Flight, Chapter Seven

Chapter 7

Garrion made a grab for the net, but it was too late. The bird rose above them, filling the air with raucous calls.

“Look at the size of it!” exclaimed Gerlatch. “It has the span of an eagle!”

“Is it indeed a falcon?” asked Creath.

‘Yes, but not the one that drew us here,” began Garrion. “This one is–“

He was interrupted by the bird’s strange behavior. Though it should have escaped, it showed no signs of retreating. It hovered in the air, then dove downward, heading first for Anjhest’s red beard. Anjhest ducked, but the bird managed to rake the top of his head with its talons. Blinded by blood, Anjhest cursed and raised a fist in the air. The bird wasn’t deterred. It dove again and again, eluding the nets, dodging the arrows, forcing each man to acknowledge the cold fury in its eyes.

“Is it guarding a nest?” asked Dinnisee, ducking a talon.

“Kill it! Kill it!” William roared.

The bird changed tactics, flying well above the trees. As it circled, a fine mist began to rise from the ground. The vapor thickened into smoke, though there was no smell of fire.

Curiously, it had a calming effect on the horses and they fell asleep on their feet. The men groped the air, lost to each other. The bird gave one final shriek and the air grew still.

“What is happening?” asked Dinnisee. His voice sounded as though it came from the center.

“This is the first part of the Twinning Roads,” Already, Anjhest sounded dead. “We’ll never escape.”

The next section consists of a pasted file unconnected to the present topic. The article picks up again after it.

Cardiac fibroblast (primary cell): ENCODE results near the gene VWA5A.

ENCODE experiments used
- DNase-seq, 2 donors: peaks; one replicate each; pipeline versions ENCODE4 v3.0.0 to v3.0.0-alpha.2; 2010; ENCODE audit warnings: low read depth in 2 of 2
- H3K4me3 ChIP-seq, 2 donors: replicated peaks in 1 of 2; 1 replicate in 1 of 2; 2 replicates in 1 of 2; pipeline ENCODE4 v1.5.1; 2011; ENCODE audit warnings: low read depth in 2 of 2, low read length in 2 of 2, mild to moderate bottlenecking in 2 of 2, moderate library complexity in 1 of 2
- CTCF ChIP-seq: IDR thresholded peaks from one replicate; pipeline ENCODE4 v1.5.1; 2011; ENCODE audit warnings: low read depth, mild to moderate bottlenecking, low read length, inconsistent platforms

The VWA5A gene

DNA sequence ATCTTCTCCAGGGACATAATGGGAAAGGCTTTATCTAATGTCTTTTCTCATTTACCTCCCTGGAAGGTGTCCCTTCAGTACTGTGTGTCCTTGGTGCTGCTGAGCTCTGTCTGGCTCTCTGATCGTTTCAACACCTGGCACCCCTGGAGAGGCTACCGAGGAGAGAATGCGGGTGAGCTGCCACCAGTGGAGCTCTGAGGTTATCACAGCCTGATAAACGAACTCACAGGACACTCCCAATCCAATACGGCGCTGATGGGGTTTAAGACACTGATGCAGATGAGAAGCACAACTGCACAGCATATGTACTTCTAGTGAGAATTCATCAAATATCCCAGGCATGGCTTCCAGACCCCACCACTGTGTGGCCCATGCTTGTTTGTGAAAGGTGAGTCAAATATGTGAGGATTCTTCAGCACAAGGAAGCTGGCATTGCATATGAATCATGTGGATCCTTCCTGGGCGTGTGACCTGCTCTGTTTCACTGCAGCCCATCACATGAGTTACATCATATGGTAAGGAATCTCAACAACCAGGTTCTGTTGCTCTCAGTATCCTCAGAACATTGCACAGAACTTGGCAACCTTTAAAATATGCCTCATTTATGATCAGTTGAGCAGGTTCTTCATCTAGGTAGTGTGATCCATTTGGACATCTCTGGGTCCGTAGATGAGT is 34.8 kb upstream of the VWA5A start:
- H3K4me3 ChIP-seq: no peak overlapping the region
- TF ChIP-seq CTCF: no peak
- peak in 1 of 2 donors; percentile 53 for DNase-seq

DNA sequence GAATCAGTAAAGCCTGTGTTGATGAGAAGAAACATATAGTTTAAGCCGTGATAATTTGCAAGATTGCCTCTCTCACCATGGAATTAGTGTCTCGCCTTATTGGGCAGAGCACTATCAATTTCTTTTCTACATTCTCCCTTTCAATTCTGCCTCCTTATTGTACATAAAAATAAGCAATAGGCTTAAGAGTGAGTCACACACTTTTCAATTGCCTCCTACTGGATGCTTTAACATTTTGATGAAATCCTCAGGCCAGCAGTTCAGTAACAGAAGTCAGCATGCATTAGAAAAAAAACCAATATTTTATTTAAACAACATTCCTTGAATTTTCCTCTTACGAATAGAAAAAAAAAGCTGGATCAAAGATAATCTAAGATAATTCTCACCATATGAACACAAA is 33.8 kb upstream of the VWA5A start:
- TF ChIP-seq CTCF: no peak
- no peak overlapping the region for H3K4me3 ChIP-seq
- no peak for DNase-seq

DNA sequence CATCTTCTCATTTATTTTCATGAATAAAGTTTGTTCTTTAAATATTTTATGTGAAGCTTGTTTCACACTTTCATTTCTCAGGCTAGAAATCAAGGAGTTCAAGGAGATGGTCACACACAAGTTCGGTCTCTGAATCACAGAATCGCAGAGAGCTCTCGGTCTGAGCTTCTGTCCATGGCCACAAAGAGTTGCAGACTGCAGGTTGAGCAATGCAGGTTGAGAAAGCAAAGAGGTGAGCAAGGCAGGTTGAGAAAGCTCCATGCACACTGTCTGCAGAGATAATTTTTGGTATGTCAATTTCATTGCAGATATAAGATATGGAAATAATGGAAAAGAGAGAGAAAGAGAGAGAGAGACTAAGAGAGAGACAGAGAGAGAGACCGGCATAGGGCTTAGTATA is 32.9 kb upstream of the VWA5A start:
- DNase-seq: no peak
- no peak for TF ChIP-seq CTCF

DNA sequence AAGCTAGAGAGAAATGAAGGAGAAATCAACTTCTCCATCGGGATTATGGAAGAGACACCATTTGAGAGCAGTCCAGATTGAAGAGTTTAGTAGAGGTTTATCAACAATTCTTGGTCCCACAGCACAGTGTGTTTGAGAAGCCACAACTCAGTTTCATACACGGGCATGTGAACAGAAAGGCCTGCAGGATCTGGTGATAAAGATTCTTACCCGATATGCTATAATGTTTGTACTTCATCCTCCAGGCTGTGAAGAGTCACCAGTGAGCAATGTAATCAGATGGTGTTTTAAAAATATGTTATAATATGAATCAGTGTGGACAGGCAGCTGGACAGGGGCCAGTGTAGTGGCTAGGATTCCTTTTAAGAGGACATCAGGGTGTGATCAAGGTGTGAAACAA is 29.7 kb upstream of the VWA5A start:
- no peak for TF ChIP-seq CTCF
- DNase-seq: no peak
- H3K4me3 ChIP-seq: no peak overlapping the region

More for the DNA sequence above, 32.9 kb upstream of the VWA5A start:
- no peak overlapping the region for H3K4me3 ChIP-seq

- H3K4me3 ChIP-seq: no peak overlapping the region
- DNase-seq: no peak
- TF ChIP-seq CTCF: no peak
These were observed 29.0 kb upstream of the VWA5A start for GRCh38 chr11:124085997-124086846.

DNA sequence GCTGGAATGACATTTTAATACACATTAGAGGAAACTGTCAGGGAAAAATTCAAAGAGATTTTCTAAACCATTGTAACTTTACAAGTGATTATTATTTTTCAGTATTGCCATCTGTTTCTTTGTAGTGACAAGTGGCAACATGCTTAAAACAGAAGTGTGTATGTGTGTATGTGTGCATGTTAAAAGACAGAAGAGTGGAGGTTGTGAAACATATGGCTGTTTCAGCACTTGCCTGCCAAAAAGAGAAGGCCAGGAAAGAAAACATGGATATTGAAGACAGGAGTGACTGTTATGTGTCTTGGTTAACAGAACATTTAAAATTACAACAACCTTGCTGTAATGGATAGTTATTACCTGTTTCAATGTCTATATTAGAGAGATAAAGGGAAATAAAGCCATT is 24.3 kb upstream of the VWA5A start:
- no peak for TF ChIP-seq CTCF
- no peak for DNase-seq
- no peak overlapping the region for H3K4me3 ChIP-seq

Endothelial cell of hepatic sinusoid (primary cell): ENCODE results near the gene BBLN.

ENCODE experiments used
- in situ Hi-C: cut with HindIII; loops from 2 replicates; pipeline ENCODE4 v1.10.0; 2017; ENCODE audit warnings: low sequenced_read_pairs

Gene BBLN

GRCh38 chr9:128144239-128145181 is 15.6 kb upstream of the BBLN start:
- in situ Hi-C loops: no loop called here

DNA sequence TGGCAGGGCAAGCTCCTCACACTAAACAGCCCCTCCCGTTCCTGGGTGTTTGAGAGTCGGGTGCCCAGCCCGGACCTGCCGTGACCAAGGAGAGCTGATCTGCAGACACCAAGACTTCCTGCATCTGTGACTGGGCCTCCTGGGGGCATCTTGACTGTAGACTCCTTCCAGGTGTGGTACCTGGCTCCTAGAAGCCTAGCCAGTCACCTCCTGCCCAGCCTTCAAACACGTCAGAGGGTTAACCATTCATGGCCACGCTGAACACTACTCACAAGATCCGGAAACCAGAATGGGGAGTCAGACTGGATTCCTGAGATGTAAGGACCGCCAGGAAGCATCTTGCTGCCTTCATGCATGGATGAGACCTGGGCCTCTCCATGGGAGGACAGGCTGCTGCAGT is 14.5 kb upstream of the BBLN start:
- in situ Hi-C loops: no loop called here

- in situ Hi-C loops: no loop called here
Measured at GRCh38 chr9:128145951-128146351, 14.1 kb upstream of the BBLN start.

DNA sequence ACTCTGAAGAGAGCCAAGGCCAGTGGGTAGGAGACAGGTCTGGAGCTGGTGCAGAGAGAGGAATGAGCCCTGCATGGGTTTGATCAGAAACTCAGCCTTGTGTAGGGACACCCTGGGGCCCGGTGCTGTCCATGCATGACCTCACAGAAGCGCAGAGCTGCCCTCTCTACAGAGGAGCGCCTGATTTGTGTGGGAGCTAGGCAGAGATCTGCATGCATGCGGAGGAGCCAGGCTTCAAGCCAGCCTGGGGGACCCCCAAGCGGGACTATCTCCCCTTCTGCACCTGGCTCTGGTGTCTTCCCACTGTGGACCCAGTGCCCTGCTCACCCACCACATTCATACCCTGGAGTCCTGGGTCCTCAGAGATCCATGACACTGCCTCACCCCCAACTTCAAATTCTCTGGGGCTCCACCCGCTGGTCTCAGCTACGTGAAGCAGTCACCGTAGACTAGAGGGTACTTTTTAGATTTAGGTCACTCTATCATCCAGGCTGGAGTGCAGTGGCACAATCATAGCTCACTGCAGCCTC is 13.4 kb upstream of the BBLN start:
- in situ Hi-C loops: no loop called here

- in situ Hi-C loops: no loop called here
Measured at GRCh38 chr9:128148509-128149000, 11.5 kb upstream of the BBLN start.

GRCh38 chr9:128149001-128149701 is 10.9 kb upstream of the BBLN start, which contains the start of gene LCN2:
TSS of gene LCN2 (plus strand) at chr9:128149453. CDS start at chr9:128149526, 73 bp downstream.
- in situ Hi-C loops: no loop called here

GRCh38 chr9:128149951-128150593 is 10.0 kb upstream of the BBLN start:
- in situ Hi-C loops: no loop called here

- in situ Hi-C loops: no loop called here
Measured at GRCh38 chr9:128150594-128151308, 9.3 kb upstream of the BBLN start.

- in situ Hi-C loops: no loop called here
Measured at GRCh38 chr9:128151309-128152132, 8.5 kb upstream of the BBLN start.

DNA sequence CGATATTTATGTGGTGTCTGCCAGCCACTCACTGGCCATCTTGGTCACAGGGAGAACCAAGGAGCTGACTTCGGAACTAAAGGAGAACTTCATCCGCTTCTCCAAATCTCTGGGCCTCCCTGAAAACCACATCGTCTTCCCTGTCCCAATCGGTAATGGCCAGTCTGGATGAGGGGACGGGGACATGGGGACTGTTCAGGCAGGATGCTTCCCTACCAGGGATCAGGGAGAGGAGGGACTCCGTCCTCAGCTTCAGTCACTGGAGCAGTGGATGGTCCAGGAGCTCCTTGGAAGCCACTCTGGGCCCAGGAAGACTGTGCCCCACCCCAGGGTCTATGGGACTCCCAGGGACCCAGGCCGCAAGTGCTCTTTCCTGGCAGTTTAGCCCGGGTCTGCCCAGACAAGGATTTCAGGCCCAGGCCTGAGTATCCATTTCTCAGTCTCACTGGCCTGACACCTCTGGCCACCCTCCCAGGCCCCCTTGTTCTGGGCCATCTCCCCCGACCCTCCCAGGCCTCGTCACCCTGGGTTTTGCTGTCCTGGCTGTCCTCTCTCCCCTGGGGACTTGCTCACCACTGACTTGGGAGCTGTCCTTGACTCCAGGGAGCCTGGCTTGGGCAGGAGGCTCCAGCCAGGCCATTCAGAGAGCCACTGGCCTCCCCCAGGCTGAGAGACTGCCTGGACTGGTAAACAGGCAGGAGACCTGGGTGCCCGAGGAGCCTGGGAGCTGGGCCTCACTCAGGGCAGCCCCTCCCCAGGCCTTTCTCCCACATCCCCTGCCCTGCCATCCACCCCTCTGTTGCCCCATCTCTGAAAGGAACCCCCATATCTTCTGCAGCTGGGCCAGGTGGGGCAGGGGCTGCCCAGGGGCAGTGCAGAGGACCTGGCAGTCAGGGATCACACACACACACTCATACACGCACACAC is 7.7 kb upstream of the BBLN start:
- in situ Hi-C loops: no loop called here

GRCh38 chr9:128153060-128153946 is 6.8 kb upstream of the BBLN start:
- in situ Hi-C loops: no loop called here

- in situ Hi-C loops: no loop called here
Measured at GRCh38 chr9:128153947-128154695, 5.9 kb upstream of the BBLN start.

“Never?” Creath’s voice was tight with fear. “But we must escape. There must be some way to—“

“Quiet!” commanded William. “We will face this like men.”

The smoke wrapped around them like a worn blanket, memorizing each form. Then, ever so slightly, a breeze began to blow. Bit by bit, the men began to see outlines of one another, the horses and the trees. A sudden gust cleared the air but for a few wisps, floating like yarn about the horses’ feet. In the blink of an eye, that was gone as well.

A man stood before them.

He was slightly built and of indeterminate years, clad simply in a bluish gray robe. His eyes were gray, just a shade darker than the cloak he wore, and dispassionately noted the agitation of the men.

Finally, he focused on William and nodded his head, as if granting him permission to speak. William, with his usual diplomacy, thundered, “Are you responsible for this? I’ll have your head!”

“In that case, let me be brief,” His tone was light but there was no humor in his expression. He faced the six squarely. “You are trespassing in a sikestra. You must leave before it’s too late.”

“But the path is gone!” cried Anjhest. “We can’t find our way out of this bloody place.”

“Silence!” William, for all his rashness, was no coward. He shot Anjhest a withering look. “I’m in charge here.”

“I thought as much. You look familiar.” The man sounded mildly curious.

“I am your King!”

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